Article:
The Hop ‘n Vine Festival at Simons, Groot Constantia
Five things divine at the first Hop ‘n’ Vine
It was always going to be a winner – beer, wine and fabulous food all under one roof, with some live tunes sprinkled around for good measure. Hop ‘n’ Vine – The Craft Beer Project’s first large-scale event –might now be a distant, hazy memory for many of those who attended. For those who didn’t attend, here are five reasons why you’ll want to be first to clinch tickets for our next edition of beer adoration
Foodies, beer connoisseurs and yes, even the winos, were wowed by the wonders of food and beer pairing at Hop ‘n’ Vine. The big hits of the day included Simon’s Restaurant’s lamb pies with Van Hunks Pumpkin Ale and the Wandering Mexican’s absurdly moreish jalapeno poppers with hoppy ales for those who like spice or a refreshing lager for those who needed to douse. The biggest winner though was managing to convince more than a couple of foodies that beer and cheese is as good of a marriage as wine and cheese…if not better.
There didn’t seem to be one stand as perpetually jovial as the handful of garagiste winemakers who came to the cradle of South African viniculture to show off their vintages. Customers converged in their droves to taste robust Shirazes as the winemakers sipped craft beer and danced to the reggae vibes of the Rivertones. Elsewhere it seemed the entire team from Groot Constantia was on the rota to man their stand…no doubt taking time out to taste what’s new in the world of brewing, between pouring tasters of delectable bubbly.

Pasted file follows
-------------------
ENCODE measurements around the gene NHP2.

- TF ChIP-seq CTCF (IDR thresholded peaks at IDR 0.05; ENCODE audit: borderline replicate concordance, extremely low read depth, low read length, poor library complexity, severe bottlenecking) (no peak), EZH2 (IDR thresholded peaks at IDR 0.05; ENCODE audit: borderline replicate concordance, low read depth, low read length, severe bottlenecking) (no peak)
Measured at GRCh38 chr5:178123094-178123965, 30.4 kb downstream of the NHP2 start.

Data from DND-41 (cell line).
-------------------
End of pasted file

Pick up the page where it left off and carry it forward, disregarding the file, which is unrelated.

As well as drinking the stuff, you could learn how to make beer thanks to some of Cape Town’s hard core beer aficionados. Beer Lab’s Lynnae Endersby nabbed a spot by the door and grabbed the attention of all who walked in with her ‘beer in a bag’ demonstration. It may have looked a little like she was boiling up some old pants on a camping stove, but in fact she proved just how easy brewing your own beer can be, completing a batch as she chatted to homebrew hopefuls throughout the day. The cheery team from Beer Guevara were also on hand to put the ‘home’ into homebrew (literally – they transported their entire lounge, armoire and all, to the festival) while giving home brewers their malt fix and declaring their ‘hoptatorship’.
Food and booze can only go so far in making a festival – in the end it all comes down to the people. We were delighted to find a bunch of open-minded drinkers, with beer fans stopping to sip on wine and some staunch wine lovers swapping grape for grain, at least temporarily. The atmosphere screamed everything we love about a beer fest – laughter, a little good-natured mockery and quite often a bunch of total strangers chatting and swapping tasting notes as though they’d all arrived in the same car.
Last but far from least, the beer selection was incredible. Think back about five years, when lagers ruled the roost and South Africa offered a countrywide selection of beer styles that you could count on one hand. Suddenly there was a hall filled with robust stouts and hoppy ales, beers with their roots in Belgium, England, Germany and America, beers complimented with a dash of buchu, a pinch of cinnamon or sprinkling of coriander – and best of all, a bunch of passionate brewers intent on talking their customers through the tasting notes for every beer poured.
By Lucy Corne
Click the poster to view the festival site.